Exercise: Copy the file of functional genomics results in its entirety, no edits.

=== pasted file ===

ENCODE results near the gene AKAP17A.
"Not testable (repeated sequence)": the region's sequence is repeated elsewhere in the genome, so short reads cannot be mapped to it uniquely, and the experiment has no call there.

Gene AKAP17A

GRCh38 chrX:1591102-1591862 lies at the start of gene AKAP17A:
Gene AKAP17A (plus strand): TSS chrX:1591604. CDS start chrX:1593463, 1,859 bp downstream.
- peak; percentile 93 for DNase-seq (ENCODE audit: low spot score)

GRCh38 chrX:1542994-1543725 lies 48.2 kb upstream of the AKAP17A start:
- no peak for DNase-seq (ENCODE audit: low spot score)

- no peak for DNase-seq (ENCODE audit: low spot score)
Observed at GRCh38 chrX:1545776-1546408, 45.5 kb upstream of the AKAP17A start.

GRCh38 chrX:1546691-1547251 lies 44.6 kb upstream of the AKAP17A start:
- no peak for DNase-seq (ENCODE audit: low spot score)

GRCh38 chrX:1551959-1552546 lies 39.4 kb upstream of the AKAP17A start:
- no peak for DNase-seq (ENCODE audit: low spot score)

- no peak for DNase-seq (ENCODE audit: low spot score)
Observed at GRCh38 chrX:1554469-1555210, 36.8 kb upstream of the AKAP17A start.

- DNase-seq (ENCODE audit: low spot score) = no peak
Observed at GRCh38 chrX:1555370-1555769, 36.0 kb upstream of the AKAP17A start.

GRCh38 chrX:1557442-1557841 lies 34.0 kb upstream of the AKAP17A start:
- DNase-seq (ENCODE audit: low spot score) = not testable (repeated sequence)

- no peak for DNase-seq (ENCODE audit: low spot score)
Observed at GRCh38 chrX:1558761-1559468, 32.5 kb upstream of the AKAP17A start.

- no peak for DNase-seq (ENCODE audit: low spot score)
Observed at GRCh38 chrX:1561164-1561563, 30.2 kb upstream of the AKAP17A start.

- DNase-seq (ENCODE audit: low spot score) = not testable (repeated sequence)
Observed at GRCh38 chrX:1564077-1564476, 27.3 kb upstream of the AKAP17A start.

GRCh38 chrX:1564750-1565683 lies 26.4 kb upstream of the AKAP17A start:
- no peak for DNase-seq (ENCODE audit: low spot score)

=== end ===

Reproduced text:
ENCODE results near the gene AKAP17A.
"Not testable (repeated sequence)": the region's sequence is repeated elsewhere in the genome, so short reads cannot be mapped to it uniquely, and the experiment has no call there.

Gene AKAP17A

GRCh38 chrX:1591102-1591862 lies at the start of gene AKAP17A:
Gene AKAP17A (plus strand): TSS chrX:1591604. CDS start chrX:1593463, 1,859 bp downstream.
- peak; percentile 93 for DNase-seq (ENCODE audit: low spot score)

GRCh38 chrX:1542994-1543725 lies 48.2 kb upstream of the AKAP17A start:
- no peak for DNase-seq (ENCODE audit: low spot score)

- no peak for DNase-seq (ENCODE audit: low spot score)
Observed at GRCh38 chrX:1545776-1546408, 45.5 kb upstream of the AKAP17A start.

GRCh38 chrX:1546691-1547251 lies 44.6 kb upstream of the AKAP17A start:
- no peak for DNase-seq (ENCODE audit: low spot score)

GRCh38 chrX:1551959-1552546 lies 39.4 kb upstream of the AKAP17A start:
- no peak for DNase-seq (ENCODE audit: low spot score)

- no peak for DNase-seq (ENCODE audit: low spot score)
Observed at GRCh38 chrX:1554469-1555210, 36.8 kb upstream of the AKAP17A start.

- DNase-seq (ENCODE audit: low spot score) = no peak
Observed at GRCh38 chrX:1555370-1555769, 36.0 kb upstream of the AKAP17A start.

GRCh38 chrX:1557442-1557841 lies 34.0 kb upstream of the AKAP17A start:
- DNase-seq (ENCODE audit: low spot score) = not testable (repeated sequence)

- no peak for DNase-seq (ENCODE audit: low spot score)
Observed at GRCh38 chrX:1558761-1559468, 32.5 kb upstream of the AKAP17A start.

- no peak for DNase-seq (ENCODE audit: low spot score)
Observed at GRCh38 chrX:1561164-1561563, 30.2 kb upstream of the AKAP17A start.

- DNase-seq (ENCODE audit: low spot score) = not testable (repeated sequence)
Observed at GRCh38 chrX:1564077-1564476, 27.3 kb upstream of the AKAP17A start.

GRCh38 chrX:1564750-1565683 lies 26.4 kb upstream of the AKAP17A start:
- no peak for DNase-seq (ENCODE audit: low spot score)